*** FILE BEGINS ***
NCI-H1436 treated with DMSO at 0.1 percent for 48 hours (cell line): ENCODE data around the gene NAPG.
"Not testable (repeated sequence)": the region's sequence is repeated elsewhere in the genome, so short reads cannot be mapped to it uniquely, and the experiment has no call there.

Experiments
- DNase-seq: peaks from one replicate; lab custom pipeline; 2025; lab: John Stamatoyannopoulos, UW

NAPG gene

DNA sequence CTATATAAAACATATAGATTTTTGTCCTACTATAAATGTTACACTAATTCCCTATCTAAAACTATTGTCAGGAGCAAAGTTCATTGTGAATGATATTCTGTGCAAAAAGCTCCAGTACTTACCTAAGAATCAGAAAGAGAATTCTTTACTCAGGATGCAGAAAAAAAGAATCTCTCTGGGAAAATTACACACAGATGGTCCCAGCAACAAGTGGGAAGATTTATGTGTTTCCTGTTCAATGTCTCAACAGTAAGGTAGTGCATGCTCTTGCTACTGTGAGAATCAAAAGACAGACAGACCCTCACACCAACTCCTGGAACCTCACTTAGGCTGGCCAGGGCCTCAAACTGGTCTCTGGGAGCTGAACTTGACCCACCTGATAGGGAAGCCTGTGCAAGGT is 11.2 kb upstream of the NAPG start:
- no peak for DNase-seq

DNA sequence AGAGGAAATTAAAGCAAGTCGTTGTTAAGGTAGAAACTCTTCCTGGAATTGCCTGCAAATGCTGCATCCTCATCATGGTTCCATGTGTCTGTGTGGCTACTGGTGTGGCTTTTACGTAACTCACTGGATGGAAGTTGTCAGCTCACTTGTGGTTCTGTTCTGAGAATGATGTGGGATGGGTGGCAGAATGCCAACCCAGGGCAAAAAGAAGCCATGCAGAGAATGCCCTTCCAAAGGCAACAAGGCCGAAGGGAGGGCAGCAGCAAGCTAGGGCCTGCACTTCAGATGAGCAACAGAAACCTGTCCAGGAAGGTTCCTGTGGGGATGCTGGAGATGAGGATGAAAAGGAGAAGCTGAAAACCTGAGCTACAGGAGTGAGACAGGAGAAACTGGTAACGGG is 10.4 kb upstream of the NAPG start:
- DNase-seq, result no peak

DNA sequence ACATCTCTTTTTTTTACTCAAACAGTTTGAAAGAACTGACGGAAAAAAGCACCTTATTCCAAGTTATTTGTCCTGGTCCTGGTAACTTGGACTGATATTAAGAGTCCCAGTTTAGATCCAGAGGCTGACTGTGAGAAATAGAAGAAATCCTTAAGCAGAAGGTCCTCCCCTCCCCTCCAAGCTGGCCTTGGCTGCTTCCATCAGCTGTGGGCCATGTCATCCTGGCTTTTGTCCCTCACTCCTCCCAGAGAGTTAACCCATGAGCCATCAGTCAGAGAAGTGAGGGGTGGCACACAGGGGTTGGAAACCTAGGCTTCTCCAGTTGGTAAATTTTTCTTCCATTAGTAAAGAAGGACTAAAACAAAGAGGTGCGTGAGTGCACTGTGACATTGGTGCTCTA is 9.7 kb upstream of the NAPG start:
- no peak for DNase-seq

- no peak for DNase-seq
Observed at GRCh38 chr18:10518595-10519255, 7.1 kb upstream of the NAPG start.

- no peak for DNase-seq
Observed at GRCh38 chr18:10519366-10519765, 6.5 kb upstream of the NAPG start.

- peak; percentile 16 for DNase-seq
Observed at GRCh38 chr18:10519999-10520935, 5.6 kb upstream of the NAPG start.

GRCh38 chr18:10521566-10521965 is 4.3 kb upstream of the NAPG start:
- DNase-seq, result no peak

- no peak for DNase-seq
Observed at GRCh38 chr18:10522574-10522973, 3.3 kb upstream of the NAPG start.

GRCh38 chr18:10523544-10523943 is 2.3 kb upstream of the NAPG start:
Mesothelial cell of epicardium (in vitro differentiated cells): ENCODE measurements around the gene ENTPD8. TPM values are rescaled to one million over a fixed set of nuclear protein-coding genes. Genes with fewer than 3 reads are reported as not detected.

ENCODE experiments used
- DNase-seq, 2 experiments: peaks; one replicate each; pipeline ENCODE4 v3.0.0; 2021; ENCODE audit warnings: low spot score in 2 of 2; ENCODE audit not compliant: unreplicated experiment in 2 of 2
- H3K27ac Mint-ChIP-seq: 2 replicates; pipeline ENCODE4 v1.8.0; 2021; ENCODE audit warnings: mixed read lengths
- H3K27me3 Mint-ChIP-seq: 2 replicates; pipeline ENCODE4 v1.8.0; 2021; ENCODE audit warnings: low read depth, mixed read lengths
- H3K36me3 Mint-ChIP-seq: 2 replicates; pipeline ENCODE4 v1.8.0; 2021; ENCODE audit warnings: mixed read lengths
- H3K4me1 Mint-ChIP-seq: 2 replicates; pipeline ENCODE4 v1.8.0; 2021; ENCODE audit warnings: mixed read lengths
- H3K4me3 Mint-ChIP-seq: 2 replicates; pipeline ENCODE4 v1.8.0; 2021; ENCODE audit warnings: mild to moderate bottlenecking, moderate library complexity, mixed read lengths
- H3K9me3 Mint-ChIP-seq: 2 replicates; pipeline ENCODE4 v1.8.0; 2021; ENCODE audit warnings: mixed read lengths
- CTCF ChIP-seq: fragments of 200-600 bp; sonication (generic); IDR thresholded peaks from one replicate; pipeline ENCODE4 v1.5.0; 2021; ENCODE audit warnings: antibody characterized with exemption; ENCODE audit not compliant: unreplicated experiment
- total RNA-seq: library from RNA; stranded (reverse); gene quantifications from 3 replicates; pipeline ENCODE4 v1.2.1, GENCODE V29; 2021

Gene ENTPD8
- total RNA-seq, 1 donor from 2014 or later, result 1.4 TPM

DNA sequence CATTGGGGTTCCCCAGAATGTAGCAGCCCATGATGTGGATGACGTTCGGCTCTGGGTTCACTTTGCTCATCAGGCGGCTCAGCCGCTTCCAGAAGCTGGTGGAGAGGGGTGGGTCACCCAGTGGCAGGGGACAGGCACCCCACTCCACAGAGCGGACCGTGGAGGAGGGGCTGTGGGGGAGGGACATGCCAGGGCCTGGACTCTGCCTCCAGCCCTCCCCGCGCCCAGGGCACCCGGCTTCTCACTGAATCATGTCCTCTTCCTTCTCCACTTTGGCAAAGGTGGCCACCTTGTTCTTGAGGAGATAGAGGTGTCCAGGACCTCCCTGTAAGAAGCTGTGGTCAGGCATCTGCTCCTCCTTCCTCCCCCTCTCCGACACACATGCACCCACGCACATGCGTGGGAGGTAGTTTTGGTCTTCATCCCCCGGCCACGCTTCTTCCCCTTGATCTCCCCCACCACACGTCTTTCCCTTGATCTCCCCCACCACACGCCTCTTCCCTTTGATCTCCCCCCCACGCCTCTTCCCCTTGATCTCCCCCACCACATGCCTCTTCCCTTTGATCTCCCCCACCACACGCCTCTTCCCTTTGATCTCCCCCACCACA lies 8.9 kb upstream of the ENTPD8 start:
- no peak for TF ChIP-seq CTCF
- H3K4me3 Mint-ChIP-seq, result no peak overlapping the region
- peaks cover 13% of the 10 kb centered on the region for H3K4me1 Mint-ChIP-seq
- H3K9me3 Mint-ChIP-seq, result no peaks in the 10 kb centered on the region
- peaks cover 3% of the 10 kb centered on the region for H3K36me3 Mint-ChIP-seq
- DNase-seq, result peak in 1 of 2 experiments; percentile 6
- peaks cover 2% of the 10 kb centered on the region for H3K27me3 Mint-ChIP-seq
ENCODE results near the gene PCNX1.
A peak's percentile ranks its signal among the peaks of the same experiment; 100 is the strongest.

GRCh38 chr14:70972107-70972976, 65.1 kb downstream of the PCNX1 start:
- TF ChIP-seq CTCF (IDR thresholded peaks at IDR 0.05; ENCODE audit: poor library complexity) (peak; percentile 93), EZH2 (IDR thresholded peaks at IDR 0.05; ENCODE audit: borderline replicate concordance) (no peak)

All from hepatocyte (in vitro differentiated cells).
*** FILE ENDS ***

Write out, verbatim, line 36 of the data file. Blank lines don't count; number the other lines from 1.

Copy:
DNA sequence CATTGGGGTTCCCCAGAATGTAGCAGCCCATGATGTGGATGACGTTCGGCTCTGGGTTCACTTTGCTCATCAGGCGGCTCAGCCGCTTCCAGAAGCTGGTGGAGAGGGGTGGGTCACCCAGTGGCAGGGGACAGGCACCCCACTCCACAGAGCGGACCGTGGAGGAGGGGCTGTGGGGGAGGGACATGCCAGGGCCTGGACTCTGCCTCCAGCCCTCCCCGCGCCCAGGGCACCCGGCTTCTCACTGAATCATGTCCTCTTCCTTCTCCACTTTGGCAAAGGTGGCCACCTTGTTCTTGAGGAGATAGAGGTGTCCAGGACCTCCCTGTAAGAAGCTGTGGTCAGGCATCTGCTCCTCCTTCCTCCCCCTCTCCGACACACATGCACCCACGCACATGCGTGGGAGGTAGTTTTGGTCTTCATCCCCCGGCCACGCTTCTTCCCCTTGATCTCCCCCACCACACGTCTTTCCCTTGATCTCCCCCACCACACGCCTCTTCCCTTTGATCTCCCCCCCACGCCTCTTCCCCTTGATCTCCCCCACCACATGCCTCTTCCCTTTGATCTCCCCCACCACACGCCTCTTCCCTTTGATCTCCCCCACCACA lies 8.9 kb upstream of the ENTPD8 start: